Yesterday I came across a really interesting book about raising money for a startup. There title is “Startup Seed Funding for the Rest of Us: How to Raise $1 Million for Your Startup – Even Outside of Silicon Valley.” It’s available as a Kindle book on Amazon, and it’s priced at $0.97, so I highly recommend that you read it.
Before I got the book I decided to check the table of contents, and one chapter caught my attention: “2. The Only Chapter You May Need To Read.” I wondered what could be the topic of that chapter.
Here’s how the chapter goes:
Traction: It’s what investors everywhere are looking for in order to determine whether to anoint your startup “the next big thing” and inject the cold, hard cash needed to accelerate your business. If you can’t find traction, forget raising capital — your business will struggle just to stay alive. Find traction, and raising capital will never be an issue for you. It’s important, however, to understand what traction really is and what it isn’t.
I already knew the importance of traction for a startup, but after reading this book the matter is settled for me: the only thing that matters for a startup, at least in the early stages, is traction. If you raise money but have no traction, you are dead. If you have a dream team but don’t have traction, you are dead. On the other hand, even if you are falling short on money and your team is not ideal, if you have traction, you are on the right track and your startup still has a lot of potential.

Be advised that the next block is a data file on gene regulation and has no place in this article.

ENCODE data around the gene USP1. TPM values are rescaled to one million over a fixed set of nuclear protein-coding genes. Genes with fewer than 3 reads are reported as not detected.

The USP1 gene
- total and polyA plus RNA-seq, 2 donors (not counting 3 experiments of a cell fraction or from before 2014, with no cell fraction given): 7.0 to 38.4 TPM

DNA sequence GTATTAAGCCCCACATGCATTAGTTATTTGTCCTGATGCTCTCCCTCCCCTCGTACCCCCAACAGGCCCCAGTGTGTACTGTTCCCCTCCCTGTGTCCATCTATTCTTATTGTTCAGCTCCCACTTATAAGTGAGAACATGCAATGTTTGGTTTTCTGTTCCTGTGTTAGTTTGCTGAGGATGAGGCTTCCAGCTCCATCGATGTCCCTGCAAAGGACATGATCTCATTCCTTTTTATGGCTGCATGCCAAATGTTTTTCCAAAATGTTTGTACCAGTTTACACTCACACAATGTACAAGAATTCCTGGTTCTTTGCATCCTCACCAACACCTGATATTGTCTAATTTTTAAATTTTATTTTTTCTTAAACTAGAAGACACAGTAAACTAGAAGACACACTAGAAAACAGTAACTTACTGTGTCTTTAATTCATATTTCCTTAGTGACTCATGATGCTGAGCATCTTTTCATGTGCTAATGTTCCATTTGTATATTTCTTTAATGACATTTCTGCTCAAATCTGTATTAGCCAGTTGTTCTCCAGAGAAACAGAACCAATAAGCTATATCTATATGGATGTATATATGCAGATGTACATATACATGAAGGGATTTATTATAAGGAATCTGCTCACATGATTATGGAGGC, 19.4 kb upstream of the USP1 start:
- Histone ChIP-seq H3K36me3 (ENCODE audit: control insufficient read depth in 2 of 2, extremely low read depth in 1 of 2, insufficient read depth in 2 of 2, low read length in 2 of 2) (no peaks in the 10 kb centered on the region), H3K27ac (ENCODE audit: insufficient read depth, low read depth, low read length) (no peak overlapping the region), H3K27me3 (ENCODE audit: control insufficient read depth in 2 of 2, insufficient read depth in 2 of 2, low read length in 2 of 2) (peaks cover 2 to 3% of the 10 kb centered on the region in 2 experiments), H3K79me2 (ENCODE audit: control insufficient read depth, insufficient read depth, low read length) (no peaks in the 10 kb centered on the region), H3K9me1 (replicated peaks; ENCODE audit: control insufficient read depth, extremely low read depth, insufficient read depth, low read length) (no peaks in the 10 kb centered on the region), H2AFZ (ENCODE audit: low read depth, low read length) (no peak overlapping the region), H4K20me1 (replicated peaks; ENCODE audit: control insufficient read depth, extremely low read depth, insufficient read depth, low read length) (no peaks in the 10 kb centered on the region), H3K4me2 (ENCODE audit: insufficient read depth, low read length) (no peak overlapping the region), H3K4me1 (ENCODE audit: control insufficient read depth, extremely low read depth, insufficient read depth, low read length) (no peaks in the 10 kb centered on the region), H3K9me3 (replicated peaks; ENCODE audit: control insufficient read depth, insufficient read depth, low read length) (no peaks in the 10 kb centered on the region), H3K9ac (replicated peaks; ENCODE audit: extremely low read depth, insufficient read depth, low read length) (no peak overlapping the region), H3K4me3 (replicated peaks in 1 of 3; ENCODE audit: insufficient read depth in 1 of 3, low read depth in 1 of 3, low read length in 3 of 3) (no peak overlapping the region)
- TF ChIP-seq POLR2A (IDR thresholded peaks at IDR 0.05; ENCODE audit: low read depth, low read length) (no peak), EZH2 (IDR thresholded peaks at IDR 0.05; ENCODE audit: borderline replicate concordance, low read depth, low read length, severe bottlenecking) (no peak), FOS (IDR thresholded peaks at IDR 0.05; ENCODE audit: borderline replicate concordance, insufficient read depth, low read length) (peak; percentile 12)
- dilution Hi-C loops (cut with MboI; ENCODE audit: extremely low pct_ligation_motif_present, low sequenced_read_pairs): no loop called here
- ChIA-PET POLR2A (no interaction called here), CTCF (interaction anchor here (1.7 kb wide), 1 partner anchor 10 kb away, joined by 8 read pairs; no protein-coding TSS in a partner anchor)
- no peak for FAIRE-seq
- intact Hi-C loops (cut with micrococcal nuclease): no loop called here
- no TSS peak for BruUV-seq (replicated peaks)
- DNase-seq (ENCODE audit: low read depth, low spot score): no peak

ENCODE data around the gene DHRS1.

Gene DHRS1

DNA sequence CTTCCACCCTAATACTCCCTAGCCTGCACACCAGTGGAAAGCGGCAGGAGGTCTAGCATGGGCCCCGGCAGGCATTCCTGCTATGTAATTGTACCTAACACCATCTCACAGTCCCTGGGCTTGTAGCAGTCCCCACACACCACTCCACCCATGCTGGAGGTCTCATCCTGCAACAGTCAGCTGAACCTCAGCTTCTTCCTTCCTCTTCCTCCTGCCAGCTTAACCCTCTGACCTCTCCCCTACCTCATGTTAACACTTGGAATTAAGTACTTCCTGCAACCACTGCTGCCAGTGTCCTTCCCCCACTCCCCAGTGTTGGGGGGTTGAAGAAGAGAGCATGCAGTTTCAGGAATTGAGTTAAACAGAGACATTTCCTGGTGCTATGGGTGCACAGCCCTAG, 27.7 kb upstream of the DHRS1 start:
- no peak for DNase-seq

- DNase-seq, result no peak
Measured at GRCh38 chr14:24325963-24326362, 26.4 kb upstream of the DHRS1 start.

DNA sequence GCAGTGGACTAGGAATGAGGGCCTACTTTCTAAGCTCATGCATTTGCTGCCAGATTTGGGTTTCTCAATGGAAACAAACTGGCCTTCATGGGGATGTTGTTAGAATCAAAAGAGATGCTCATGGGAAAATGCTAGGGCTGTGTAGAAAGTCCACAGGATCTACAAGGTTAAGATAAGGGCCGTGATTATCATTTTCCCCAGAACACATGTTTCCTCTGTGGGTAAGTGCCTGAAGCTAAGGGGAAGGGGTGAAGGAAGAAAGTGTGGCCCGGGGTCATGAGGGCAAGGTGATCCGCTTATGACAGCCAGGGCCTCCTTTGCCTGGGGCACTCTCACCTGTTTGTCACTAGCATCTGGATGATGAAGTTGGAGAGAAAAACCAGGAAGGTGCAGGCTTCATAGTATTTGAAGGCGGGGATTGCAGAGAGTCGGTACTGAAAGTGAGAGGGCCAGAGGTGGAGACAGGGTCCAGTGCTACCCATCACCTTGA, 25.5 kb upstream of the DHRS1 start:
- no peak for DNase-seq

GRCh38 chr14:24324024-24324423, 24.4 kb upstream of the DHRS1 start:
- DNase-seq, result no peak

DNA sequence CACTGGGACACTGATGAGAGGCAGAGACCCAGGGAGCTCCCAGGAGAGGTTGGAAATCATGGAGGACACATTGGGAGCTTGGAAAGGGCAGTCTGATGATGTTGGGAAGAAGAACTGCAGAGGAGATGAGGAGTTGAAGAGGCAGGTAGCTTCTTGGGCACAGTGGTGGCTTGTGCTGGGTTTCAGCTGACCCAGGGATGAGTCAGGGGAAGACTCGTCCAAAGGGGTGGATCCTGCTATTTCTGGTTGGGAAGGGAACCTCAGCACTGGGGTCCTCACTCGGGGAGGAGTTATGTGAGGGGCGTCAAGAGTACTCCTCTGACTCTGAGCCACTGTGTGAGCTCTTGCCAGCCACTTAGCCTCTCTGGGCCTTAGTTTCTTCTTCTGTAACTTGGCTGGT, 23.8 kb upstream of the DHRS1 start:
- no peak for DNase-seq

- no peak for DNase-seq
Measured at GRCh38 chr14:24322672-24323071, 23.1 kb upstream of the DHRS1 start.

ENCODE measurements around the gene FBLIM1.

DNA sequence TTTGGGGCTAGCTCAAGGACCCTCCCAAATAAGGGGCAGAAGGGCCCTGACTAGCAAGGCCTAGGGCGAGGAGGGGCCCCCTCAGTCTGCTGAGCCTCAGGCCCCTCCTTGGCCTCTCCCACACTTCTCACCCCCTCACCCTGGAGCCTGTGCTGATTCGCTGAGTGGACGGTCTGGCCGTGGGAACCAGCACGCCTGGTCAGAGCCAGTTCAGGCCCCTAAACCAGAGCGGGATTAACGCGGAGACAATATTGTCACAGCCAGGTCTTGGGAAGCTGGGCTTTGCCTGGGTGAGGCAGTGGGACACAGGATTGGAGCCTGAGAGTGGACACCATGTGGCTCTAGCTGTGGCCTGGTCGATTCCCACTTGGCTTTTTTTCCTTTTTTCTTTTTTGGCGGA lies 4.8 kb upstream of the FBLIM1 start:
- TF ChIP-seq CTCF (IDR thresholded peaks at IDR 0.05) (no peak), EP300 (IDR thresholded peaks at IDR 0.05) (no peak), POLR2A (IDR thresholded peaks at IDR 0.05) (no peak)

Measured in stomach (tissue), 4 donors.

As the author says, and I agree, at this point it’s very important to define what traction is. If you visit this Quora thread, you’ll find several good definitions. One that I particularly like comes from Naval Ravikant, an investor: “Traction is quantitative evidence of market demand.”
I think we need to go a step further to define it, though. Only showing evidence of market demand is not enough. After all the demand might be there, but your product/service might not be satisfying it adequately. That is, you might be getting a lot of new users or customers, but if those are not saying after trying your product, then you don’t have traction in my opinion.
I would, therefore, define traction as the evidence that there’s market demand for your product/service, and that it satisfies that demand adequately. In practical terms this would translate to the number of new users trying or engaging with your product/service, combined with the retention rate (i.e., the percentage of those users that keeps using the product after trying it).
Certainly there are other factors that could be take into consideration, including revenues and partnerships, but I believe that they will not always be a good indication of traction.
Bottom line: if you are trying to build a startup, focus on getting users and solving a real problem for those users so that they stick around. All the rest will follow if you get this part right.